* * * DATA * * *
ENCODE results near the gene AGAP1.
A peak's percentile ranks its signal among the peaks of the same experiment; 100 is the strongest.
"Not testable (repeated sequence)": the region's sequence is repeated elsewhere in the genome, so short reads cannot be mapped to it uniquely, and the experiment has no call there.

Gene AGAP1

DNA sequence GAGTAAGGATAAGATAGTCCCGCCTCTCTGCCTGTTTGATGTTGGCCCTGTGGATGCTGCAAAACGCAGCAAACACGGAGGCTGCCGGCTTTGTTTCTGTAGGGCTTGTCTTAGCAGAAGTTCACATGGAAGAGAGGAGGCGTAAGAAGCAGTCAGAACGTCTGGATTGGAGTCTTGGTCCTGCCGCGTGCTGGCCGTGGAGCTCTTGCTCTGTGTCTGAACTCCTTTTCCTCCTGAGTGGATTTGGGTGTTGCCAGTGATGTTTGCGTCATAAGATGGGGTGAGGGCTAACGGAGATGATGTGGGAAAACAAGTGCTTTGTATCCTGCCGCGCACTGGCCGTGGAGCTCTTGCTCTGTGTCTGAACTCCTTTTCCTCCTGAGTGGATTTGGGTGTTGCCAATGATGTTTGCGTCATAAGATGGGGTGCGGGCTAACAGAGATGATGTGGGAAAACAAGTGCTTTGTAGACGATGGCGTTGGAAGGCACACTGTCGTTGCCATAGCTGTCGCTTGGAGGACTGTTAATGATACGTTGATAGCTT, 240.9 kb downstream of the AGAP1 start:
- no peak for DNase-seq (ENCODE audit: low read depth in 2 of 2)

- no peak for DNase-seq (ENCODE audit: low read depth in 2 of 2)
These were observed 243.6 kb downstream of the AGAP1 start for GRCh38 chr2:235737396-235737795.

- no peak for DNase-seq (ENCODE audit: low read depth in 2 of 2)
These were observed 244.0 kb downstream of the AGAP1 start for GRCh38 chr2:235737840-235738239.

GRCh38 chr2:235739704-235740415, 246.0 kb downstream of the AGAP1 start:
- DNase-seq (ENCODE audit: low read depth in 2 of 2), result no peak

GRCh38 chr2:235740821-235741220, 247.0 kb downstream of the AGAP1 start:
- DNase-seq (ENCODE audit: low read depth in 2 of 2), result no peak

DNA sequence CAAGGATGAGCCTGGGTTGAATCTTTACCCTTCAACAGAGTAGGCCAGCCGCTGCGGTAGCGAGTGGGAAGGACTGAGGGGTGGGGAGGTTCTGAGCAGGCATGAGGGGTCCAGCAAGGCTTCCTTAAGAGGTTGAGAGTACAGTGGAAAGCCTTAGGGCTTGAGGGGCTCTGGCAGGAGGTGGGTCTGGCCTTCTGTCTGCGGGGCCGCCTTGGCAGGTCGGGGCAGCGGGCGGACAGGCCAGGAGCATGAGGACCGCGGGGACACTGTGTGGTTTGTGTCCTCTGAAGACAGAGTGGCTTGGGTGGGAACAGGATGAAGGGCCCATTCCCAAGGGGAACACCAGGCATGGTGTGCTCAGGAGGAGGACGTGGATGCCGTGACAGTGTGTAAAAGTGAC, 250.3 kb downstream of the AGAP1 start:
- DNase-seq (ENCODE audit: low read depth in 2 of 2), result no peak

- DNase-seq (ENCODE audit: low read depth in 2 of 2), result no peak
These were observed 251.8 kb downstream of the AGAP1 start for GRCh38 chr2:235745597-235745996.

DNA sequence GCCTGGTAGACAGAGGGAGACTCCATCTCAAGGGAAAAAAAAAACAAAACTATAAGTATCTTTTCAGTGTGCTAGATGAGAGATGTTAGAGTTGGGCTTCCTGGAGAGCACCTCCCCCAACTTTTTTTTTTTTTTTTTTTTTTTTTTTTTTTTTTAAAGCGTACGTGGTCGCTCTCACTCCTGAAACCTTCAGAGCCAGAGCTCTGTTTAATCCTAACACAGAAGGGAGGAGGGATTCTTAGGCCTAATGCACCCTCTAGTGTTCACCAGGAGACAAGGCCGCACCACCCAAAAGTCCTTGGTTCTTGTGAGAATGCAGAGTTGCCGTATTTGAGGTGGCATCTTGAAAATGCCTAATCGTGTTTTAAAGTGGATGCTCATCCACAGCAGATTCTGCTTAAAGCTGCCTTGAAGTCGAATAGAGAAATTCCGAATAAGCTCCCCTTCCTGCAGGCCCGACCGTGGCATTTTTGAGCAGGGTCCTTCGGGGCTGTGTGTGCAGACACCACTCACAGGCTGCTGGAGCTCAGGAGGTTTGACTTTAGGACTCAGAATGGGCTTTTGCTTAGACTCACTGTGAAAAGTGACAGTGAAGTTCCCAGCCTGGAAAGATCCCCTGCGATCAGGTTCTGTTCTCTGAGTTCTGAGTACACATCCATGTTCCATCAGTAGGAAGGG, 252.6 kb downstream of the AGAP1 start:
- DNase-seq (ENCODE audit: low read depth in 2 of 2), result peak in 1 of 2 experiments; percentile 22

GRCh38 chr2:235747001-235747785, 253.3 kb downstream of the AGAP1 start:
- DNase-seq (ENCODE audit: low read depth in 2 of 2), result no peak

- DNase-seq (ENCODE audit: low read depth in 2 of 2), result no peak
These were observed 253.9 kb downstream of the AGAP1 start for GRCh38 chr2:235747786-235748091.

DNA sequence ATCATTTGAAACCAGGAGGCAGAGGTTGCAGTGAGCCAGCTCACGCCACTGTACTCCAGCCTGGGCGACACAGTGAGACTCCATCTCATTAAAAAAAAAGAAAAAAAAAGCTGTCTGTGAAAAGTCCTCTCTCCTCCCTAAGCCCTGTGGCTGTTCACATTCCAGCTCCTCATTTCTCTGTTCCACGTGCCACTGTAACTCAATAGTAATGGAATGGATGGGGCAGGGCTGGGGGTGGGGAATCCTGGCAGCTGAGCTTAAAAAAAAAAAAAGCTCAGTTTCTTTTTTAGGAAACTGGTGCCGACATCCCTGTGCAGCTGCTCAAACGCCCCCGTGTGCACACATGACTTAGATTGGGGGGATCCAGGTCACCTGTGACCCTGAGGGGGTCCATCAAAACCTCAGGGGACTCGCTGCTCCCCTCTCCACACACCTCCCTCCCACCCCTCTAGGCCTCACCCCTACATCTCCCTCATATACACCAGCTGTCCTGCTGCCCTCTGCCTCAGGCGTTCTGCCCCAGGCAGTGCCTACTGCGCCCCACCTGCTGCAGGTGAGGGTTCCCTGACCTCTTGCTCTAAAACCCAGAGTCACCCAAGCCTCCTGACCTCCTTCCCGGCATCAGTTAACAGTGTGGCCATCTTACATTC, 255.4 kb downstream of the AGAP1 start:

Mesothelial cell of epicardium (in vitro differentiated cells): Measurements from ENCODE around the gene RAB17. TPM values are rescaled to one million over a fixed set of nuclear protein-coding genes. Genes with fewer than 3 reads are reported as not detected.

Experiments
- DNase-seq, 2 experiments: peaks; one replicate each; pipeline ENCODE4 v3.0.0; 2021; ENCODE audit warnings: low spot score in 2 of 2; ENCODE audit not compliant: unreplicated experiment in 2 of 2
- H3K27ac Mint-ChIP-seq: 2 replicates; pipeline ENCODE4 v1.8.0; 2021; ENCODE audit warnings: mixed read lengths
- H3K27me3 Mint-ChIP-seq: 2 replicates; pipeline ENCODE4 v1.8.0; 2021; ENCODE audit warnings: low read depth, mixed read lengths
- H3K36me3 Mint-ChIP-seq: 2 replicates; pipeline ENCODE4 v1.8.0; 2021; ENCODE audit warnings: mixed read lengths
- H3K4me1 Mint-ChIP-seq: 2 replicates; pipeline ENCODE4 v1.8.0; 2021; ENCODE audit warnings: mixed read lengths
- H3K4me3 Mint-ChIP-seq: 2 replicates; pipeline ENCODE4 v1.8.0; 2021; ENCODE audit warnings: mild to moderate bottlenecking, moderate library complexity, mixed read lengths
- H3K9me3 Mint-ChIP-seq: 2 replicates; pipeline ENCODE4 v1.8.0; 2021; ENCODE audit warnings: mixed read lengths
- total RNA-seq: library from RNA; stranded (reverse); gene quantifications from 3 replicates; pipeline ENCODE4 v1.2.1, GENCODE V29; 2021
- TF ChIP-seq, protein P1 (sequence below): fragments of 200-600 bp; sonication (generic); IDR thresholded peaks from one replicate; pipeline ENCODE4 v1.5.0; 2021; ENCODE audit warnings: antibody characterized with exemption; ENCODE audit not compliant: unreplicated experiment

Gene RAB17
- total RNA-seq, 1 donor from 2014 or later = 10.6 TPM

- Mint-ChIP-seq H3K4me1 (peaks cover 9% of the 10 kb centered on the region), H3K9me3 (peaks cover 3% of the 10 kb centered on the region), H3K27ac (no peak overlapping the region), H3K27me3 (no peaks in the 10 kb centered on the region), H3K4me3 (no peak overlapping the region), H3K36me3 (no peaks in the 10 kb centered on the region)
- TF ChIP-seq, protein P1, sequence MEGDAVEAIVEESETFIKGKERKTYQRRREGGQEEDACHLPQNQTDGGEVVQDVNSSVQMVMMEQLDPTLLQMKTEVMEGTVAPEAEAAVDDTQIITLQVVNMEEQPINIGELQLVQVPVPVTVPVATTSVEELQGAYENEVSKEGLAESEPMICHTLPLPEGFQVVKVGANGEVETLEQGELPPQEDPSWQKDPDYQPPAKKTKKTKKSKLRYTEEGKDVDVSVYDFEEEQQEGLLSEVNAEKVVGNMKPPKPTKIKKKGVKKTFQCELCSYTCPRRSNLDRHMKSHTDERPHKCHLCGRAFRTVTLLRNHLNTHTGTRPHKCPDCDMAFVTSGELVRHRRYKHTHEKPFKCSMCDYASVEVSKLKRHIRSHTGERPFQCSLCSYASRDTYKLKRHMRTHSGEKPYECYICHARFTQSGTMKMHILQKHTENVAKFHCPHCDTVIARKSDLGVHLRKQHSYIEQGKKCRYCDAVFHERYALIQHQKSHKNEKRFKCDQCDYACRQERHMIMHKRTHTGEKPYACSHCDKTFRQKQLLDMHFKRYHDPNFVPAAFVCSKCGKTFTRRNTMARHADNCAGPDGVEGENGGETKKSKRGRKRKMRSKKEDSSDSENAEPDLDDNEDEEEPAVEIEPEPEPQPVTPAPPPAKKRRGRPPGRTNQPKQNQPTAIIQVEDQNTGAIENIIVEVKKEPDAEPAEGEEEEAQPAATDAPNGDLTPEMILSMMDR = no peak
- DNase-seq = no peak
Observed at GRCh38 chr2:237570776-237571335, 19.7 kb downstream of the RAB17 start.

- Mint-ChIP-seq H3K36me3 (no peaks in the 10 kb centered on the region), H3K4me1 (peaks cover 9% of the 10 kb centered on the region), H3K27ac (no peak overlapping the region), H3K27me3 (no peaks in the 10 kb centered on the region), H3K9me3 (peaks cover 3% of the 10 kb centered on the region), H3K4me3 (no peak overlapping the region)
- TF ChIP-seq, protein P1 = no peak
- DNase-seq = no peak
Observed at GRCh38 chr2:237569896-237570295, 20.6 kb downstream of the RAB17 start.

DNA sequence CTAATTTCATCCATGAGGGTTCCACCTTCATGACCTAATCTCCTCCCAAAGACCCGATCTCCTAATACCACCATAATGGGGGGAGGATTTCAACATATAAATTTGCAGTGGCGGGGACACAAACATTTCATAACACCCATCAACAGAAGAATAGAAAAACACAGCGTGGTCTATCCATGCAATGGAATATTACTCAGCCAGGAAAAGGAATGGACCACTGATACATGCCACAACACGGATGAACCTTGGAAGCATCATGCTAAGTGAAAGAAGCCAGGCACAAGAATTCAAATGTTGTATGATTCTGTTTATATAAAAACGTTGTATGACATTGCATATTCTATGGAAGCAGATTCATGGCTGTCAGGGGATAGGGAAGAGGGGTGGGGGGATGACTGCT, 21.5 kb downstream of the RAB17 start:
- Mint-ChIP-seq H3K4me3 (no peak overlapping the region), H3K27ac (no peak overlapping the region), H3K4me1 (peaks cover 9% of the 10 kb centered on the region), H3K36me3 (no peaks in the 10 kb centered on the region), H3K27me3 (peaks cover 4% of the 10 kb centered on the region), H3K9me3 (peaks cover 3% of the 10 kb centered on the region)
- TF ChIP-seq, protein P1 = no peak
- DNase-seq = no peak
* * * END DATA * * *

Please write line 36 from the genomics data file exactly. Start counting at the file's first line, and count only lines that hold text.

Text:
- TF ChIP-seq, protein P1 (sequence below): fragments of 200-600 bp; sonication (generic); IDR thresholded peaks from one replicate; pipeline ENCODE4 v1.5.0; 2021; ENCODE audit warnings: antibody characterized with exemption; ENCODE audit not compliant: unreplicated experiment